“I can do that,” I said. And I could.
I just had to figure out how.
from Ellie May on Presidents’ Day
written by Hillary Homzie
illustrated by Jeffrey Ebbler
Mom always said it’s better to be a leader than a follower. Dad, I think, tended to agree.
Me, although I always wanted to be famous (and I still do!) I never really wanted to be recognized in a rock-star kind of way. Name recognition was what I have always been after.
“Oh!” I heard in my mind’s ear. “I’ve her heard of her.”
I never wanted to be a lime-lit-leader: Choice provider. Decision-maker. Ultimatum-giver. I’ve done those roles, but I don’t like them.
Real leaders are influencers, not demand-ers. They care about the people who look to them. They give thoughtful advice. They shoulder responsibility. They tell the truth, even when it’s hard. They stand up to criticism when it’s deserved and rally against it when it’s not. Real leaders know the difference.
They set priorities that meet the needs of their people. All their people. They give a leg up to those who need it. They are kind. They are courteous. They’re strong.
Real leaders understand justice and know it is different from fairness. But real leaders strive to make justice equally accessible to everyone. A real leader makes sure to follow the law, too. And a real leader shows respect for lawmakers. A real leader listens to all sides of an argument and knows how to compromise.
Yesterday was Presidents’ Day. The day is a tribute to George Washington. His birthday, February 22, has been celebrated as a national holiday since President Chester A. Arthur declared it so in 1885. In 1968, the Uniform Holidays Bill was passed to provide more three-day weekends. Abraham Lincoln’s birthday is February 12, so some states and private entities have included him in the celebration. Some all-inclusive types have over generalized to include every President, even those history has deemed not quite up to par. But tradition (and United States law) says the day belongs to George, alone.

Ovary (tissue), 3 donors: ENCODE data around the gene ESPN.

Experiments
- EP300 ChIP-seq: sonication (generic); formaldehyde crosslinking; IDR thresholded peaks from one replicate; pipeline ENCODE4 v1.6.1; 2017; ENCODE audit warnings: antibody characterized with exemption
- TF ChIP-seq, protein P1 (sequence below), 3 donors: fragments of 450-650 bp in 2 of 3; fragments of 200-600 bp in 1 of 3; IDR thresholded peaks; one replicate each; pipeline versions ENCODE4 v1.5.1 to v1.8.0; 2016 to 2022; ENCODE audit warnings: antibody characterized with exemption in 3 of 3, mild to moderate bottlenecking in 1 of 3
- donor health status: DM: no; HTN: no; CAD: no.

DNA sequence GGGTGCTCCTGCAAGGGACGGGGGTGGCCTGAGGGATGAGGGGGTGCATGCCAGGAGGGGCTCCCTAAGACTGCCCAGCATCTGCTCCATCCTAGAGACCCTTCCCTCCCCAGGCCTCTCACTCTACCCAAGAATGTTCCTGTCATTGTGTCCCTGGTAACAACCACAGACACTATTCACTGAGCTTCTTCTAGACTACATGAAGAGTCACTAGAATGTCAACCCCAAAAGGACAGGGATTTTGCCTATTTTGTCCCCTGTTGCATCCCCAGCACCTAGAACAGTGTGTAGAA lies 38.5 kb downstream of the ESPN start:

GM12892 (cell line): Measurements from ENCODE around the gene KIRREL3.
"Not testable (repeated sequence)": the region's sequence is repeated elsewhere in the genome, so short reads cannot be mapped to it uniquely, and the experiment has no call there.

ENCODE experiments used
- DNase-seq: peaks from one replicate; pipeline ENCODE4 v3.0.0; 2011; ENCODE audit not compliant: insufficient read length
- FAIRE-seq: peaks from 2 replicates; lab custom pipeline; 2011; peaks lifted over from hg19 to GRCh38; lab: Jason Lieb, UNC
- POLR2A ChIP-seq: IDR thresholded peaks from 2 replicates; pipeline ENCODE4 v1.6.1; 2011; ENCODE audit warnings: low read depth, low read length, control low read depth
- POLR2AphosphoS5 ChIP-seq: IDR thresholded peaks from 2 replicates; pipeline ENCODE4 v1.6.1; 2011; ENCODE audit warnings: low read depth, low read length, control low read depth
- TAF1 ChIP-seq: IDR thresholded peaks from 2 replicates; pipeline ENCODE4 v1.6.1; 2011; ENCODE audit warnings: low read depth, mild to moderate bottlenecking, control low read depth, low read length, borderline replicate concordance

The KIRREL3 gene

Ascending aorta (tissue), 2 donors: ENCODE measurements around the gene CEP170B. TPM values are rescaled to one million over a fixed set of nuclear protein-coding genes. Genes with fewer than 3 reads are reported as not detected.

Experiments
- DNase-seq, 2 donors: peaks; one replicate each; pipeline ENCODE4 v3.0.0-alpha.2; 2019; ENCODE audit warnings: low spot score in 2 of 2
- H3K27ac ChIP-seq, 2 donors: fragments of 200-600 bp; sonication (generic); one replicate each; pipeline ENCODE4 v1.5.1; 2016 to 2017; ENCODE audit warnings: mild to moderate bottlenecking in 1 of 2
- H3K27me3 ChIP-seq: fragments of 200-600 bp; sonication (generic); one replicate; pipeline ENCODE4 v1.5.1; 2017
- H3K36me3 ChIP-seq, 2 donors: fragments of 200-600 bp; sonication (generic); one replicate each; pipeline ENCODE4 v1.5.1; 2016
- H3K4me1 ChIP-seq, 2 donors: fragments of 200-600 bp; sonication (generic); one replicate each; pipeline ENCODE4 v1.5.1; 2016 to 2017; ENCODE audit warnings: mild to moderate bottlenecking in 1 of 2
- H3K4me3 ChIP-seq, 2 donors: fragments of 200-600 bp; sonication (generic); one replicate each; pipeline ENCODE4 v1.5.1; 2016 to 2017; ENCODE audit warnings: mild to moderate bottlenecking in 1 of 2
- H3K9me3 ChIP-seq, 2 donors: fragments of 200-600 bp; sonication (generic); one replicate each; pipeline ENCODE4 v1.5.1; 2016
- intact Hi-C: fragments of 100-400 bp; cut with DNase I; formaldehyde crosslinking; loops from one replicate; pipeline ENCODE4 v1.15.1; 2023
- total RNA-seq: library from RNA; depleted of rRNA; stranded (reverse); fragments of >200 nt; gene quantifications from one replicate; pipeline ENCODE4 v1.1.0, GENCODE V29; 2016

He stayed with his men during a treacherously cold winter at Valley Forge. He paid them from his own money because the Colonial Army didn’t have the funds.
He and his wife, Martha, owned enslaved people since before their marriage. His concern about slavery grew, especially during and after the Revolutionary War. He saw the stark contradiction in the freedom our young soldiers were fighting for and the institution slavery was becoming.
He also knew addressing abolition would rip apart the fragile fabric of the new country he fought so hard to build. So he encouraged the new Congress to use the legal system to work toward freedom for all people. At his death, George Washington freed the people belonging to him. He was the only president to do so.
He refused to be king.
He stepped down after two four-year terms, refusing a third.
He helped form alliances with former enemies.
He told the truth, even when it was hard. (He never said he chopped down that tree!)
George Washington was a real leader for all those reasons and more. In his own lifetime, he was rock-star famous.
His people loved him and trusted him. They knew he had their best interests in his choice-providing, decision-making, ultimatum-giving actions.
He was a good man. And a good leader. Need I say more?
-—stay curious! (and honest)
I just finished reading Button Man by Andrew Gross. The main character is based on his grandfather, Freddie Pomerantz, a prominent player in the garment industry in the 1920s and 30s on the lower East Side of New York City. His fight against the Jewish Mafia introduced me to a piece of history I had always heard of, but didn’t know much about. The plot is fast, the characters are well-drawn. I recommend this one!